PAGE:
Page Brothers Building

In a neighborhood of skyscrapers, the Page Brothers Building is short. It’s seven stories tall, but it seems even shorter, since a couple of those floors are hidden by rumbling El tracks. Its neighbor to the south, the glitzy Chicago Theatre, overshadows the relatively stoic structure, but if you take a closer look—and maybe even apply a magnet—you’ll discover one of the oldest buildings in the city and one of only two with a cast-iron front. Listed on the National Register of Historic Places and designated a Chicago Landmark, this building at the corner of State and Lake was built in 1872 and is a symbol of recovery after the Great Chicago Fire and a city reinventing itself. It’s also a legacy of Chicago’s first architect.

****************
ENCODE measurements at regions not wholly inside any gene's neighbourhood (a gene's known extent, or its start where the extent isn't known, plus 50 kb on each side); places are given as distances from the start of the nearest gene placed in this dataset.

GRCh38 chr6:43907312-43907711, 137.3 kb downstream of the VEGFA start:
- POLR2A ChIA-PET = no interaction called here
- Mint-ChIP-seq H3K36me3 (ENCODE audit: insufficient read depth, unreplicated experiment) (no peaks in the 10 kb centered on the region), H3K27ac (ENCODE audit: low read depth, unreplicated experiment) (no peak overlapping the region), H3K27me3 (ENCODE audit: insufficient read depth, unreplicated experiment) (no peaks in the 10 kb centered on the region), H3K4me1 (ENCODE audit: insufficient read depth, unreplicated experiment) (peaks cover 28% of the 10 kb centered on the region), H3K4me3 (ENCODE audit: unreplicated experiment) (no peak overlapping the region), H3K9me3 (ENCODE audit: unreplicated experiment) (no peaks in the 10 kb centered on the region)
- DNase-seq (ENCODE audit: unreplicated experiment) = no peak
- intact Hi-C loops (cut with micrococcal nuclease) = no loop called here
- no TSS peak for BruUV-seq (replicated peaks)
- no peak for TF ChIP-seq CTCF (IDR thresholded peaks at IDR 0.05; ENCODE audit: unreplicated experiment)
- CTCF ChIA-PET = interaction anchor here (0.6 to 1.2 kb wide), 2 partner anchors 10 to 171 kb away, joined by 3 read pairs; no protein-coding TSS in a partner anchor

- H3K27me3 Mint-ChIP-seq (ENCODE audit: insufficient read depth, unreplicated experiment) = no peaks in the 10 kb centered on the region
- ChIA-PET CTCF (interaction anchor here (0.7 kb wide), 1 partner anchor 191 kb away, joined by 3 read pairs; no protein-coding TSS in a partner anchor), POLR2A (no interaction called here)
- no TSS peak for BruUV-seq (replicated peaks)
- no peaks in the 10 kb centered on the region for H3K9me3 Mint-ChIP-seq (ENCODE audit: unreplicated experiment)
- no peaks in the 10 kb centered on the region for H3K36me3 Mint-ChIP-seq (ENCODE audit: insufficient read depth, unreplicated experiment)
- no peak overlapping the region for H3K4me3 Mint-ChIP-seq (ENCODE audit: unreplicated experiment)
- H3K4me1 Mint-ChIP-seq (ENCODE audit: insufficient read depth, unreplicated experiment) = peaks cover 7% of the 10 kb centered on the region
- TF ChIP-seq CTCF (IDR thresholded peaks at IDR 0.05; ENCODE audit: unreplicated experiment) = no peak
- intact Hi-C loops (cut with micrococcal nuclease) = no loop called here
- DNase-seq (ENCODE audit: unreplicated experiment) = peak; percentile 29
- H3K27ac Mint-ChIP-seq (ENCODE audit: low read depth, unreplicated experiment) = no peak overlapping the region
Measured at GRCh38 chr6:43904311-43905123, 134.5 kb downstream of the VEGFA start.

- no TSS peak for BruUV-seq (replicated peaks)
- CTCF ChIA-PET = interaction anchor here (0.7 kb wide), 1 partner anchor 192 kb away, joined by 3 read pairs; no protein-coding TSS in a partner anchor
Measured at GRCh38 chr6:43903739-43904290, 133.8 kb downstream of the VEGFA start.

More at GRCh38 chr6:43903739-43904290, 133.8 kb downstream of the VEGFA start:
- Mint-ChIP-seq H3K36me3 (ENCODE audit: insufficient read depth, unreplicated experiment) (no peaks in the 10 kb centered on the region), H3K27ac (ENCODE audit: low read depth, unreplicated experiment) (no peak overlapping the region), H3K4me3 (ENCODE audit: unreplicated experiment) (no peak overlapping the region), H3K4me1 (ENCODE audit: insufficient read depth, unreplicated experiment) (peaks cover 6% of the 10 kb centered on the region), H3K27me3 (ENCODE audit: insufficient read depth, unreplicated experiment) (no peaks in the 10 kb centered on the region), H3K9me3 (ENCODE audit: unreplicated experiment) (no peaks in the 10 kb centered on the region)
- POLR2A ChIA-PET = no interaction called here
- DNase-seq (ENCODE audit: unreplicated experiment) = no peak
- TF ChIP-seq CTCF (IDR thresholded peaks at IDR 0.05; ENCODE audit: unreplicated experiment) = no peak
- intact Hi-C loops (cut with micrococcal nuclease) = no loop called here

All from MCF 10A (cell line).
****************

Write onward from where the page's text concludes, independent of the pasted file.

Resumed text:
Read more about this landmark in Living Landmarks of Chicago.

Completed: 1872
Architect: John Mills Van Osdel
Address: 177 N. State St.

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Sources for Page Brothers Building

This is a selection of specific sources used to provide details while researching this landmark. Additional sources, including books and websites, can be found on the Resources page.

  • Biographical Sketches of the Leading Men of Chicago. Chicago: Wilson & St. Clair, 1868.
  • Encyclopedia of Chicago
  • Ericsson, Henry, 1861-, John M. Van Osdel, and Lewis Edward Myers. Sixty Years a Builder: the Autobiography of Henry Ericsson. Chicago: A. Kroch and son, 1942.
  • Glessner House blog
  • Illinois. Division of Historic Sites, and Illinois Historic Preservation Agency. Division of Preservation Services. Historic Illinois. [Springfield]: Illinois Dept. of Conservation, Division of Historic Sites, 1978.
  • Ryerson & Burnham Archives